As part of a nationwide, multi-state, and multi-case effort to compel the government to respect the fundamental right to bear arms for self-defense protected under the Second Amendment, attorney Alan Gura in 2010 filed a civil rights lawsuit (Kachalsky, et al. v. Cacase, et. al.) in the federal New York Southern District court against a number of New York-based defendants, including NY judge Susan Cacace, for denying individuals’ applications for a license to carry a firearm. FPC member organization Second Amendment Foundation, who were also behind the hugely-important McDonald v. Chicago, Ezell v. Chicago, and Moore v. Madigan victories, are likewise a party to and backed the Kachalsky case.
Importantly, this case is the first to reach the U.S. Supreme Court and ask the Court to confirm that the right to bear arms must and does mean that all Americans who are not otherwise prohibited from possessing firearms must not be denied a license to carry, and that the only “good cause” one needs is the existence of the right to self defense itself. Such an outcome would force all states and local governments, including local sheriffs, who issue such licenses to be de facto “shall-issue” and non-arbitrary. This case – and its sister cases like Richards v. Prieto out of California (currently pending a decision at the Ninth Circuit) – is a key program component for restoring the Constitution.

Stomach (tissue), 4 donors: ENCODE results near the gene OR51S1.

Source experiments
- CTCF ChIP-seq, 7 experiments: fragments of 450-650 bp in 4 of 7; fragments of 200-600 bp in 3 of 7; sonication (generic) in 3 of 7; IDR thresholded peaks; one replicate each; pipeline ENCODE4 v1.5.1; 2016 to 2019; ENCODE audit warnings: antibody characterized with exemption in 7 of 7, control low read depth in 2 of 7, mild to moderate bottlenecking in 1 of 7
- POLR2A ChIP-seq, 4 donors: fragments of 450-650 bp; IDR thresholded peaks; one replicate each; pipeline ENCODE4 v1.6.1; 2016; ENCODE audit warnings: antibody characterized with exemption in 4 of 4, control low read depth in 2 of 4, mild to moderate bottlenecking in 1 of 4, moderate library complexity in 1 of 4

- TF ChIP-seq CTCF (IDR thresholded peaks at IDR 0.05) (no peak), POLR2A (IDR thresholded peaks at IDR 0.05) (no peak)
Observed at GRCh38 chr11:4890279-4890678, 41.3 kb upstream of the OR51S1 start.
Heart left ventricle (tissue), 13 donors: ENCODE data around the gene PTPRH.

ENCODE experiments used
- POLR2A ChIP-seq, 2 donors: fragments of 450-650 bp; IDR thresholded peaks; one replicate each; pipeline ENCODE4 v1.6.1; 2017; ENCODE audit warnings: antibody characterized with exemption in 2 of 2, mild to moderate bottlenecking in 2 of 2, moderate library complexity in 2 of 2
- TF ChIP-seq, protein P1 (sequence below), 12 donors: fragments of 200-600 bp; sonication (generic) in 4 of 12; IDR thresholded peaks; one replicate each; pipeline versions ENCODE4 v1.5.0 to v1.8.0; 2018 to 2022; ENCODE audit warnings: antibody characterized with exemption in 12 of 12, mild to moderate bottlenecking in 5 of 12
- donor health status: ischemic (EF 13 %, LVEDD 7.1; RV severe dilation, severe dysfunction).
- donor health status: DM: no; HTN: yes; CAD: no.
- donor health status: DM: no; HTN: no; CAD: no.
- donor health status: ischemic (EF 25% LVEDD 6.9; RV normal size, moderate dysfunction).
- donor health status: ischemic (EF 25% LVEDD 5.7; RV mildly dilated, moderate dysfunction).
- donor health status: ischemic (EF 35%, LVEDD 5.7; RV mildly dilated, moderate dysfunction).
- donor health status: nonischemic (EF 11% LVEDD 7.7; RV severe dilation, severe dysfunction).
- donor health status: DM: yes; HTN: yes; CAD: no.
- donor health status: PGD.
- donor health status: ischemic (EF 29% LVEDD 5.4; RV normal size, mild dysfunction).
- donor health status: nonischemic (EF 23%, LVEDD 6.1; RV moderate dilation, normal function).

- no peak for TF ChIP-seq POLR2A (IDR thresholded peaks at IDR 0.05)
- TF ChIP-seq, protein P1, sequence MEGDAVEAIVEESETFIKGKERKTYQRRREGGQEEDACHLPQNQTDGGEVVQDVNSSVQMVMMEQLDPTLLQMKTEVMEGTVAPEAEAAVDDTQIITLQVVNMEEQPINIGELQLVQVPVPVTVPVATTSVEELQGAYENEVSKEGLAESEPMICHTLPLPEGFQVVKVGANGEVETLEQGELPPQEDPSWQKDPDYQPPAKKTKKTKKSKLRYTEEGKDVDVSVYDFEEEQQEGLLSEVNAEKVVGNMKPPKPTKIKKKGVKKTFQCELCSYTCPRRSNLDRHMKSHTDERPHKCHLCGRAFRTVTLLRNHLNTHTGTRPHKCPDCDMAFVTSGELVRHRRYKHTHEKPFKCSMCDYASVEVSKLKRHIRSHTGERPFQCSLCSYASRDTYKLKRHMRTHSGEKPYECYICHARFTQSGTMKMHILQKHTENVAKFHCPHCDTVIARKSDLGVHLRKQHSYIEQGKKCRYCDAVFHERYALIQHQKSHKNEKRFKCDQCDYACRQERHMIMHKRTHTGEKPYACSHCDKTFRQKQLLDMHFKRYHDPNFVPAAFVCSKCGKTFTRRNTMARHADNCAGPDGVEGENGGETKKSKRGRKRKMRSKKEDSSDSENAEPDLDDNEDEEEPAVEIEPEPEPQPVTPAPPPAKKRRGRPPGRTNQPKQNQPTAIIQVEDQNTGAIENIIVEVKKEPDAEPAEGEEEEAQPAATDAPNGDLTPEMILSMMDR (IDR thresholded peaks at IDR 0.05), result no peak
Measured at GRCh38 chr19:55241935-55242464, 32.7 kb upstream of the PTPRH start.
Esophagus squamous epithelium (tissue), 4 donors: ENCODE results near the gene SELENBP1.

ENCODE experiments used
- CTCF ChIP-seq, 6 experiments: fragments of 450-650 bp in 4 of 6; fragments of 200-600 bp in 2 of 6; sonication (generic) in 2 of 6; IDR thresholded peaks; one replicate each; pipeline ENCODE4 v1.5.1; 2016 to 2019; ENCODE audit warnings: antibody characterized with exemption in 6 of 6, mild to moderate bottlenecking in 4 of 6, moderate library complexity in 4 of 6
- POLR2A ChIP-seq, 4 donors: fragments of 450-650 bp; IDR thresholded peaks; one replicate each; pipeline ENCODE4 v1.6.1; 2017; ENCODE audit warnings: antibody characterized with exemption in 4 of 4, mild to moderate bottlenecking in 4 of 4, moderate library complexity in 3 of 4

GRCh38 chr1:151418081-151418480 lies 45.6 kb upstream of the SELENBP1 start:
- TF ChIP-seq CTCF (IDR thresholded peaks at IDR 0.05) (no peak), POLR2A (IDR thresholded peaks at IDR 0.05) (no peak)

As linked to below, a number of briefs filed by amici curiae (“friends of the court”) urge the Supreme Court to take up the case and decide what the right to “bear arms” means – including 20 U.S. states. That one brief, alone, may be more than enough to convince the Court to hear attorney Gura’s arguments once again. However, a number of excellent briefs were filed by parties like NRA and other FPC member organizations. Each amicus brief is linked to below; for more on the case, read Alan Gura’s petition to the Supreme Court at the end of this post.
A snip of the excellent State of Virginia brief:
The Commonwealth of Virginia, pursuant to Sup. Ct. R. 37(2)(a), and other States, file this Amicus Brief in support of the Petitioners’ petition for a writ of certiorari because N.Y. Penal Law § 400.00(2)(f), improperly trenches upon the Second Amendment.
The Amici have an interest in this Court holding that the self-defense interest animating the Second Amendment’s individual right to keep and bear arms applies broadly beyond the confines of an individual’s home and that no government may condition the exercise of this constitutional right on a ex ante showing of cause. Because this Court’s interpretation of the federal constitutional right will affect the constitutional rights of Amici States’ citizens with regard to the federal government and with regard to other States as they travel, the Amici States urge this Court to interpret the scope of the right and to apply a standard of review to its infringement that will recognize the inherent right of all citizens of the United States to “bear arms” and so lawfully and effectually protect themselves from unlawful violence.
- State of Virginia and 19 Other U.S. States
- Cato Institute
- S.C.O.P.E., NJ2AS, Comm2A, LSAPA (Note: NJ2AS and Comm2A are both FPC member organizations)
- Academics for the Second Amendment
- Center for Constitutional Jurisprudence
- American Civil Rights Union
Kachalsky petition for certiorari:
[gview file=”http://firearmspolicy.org/wp-content/uploads/2013/02/Kachalsky-Cert-Petition-2013-01-08.pdf” save=”1″]
Kachalsky trial court docket: http://ia600505.us.archive.org/2/items/gov.uscourts.nysd.365487/gov.uscourts.nysd.365487.docket.html